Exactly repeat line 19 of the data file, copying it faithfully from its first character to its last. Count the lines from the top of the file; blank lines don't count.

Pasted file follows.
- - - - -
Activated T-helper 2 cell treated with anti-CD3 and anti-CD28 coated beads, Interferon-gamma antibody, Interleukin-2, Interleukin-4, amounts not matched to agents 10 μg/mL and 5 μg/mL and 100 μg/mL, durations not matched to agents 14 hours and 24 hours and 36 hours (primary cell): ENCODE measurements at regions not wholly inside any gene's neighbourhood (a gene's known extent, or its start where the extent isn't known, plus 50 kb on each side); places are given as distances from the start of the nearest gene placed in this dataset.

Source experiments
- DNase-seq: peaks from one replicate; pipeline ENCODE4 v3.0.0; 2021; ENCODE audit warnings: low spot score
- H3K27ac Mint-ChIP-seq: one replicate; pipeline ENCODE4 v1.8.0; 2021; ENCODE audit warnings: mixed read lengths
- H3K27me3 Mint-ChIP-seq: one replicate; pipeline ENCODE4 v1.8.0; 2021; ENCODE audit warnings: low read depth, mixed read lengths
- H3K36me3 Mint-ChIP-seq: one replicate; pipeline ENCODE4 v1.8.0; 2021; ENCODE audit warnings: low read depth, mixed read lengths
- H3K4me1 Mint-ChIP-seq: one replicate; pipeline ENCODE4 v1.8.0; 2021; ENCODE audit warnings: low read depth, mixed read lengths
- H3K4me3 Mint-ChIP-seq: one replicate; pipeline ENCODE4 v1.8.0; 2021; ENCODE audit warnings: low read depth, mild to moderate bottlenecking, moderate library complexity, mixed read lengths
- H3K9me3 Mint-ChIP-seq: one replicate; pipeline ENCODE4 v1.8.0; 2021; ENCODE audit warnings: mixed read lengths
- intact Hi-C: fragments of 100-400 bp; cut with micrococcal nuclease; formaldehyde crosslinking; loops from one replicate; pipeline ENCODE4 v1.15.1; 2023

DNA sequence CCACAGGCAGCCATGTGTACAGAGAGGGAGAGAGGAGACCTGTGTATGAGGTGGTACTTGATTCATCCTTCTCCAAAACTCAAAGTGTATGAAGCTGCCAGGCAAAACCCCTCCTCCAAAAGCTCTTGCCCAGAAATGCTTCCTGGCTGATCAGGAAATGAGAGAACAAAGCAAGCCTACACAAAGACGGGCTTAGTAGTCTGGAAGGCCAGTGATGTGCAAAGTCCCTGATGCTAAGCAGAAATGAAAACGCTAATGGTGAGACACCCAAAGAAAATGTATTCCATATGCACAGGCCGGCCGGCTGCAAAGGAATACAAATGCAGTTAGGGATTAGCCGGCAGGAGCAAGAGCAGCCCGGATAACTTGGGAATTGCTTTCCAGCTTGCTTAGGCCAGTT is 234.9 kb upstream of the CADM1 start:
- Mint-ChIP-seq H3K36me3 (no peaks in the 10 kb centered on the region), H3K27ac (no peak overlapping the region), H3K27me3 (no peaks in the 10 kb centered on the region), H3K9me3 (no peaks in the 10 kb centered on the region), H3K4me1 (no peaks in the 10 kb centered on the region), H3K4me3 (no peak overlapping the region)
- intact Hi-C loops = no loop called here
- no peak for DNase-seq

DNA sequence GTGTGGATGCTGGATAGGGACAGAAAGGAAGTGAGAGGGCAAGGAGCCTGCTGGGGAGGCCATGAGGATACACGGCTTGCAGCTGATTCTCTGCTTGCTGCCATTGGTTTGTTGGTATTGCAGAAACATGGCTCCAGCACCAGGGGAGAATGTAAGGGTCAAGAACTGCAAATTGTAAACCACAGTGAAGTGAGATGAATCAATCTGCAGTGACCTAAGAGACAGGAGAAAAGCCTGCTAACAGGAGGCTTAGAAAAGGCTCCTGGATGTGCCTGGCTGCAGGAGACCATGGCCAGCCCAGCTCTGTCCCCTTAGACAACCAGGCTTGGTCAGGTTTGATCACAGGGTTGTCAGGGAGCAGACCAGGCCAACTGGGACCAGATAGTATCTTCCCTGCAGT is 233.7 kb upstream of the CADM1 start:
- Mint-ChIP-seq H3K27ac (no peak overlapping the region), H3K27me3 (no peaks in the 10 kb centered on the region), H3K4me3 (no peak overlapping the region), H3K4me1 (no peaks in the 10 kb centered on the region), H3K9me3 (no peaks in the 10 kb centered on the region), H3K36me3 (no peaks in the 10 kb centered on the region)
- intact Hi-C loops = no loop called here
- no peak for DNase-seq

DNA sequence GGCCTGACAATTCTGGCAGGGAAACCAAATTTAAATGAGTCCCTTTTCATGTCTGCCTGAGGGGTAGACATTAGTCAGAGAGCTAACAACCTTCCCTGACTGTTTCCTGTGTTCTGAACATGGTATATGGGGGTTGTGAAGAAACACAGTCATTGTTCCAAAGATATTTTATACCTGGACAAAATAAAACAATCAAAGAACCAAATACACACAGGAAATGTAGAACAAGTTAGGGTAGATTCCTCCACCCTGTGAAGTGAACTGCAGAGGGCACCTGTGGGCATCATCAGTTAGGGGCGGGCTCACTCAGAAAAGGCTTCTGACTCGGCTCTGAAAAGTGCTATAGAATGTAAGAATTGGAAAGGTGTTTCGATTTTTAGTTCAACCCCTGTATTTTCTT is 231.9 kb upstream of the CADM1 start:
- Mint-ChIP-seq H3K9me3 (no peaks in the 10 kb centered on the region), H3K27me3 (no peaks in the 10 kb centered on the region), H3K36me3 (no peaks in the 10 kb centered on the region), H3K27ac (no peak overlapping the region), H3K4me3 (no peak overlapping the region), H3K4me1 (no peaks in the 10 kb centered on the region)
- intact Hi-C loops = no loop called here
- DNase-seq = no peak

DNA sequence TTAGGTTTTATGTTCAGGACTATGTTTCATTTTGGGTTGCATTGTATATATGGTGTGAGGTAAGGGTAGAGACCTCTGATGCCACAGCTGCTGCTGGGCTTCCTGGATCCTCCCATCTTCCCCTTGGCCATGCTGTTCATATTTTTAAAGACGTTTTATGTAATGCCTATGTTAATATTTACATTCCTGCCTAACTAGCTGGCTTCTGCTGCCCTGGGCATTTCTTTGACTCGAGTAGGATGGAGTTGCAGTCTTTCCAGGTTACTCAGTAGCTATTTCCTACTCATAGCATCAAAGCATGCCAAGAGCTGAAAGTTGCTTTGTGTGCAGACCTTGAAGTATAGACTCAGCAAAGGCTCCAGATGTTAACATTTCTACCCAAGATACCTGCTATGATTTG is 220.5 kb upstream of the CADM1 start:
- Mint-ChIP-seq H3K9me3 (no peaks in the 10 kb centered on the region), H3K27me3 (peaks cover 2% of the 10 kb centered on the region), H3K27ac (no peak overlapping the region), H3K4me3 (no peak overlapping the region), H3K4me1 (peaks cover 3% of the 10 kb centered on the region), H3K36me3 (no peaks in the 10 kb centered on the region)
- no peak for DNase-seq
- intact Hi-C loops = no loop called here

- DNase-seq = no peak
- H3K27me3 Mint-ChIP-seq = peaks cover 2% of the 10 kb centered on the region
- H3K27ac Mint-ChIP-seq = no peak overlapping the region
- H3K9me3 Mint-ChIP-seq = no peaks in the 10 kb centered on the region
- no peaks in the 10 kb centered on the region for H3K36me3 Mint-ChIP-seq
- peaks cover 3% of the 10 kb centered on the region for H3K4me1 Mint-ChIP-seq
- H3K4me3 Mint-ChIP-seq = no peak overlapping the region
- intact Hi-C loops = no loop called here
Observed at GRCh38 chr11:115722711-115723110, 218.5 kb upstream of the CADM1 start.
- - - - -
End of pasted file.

DNA sequence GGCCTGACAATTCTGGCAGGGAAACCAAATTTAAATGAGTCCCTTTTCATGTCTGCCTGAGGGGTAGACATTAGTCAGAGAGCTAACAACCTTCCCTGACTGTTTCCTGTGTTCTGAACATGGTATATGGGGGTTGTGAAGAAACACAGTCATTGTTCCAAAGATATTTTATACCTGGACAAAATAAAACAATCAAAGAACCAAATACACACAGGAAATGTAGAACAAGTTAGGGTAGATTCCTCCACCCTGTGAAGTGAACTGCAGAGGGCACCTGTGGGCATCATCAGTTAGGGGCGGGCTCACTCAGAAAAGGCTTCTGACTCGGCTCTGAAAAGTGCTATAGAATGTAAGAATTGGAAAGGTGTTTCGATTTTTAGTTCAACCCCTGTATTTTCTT is 231.9 kb upstream of the CADM1 start: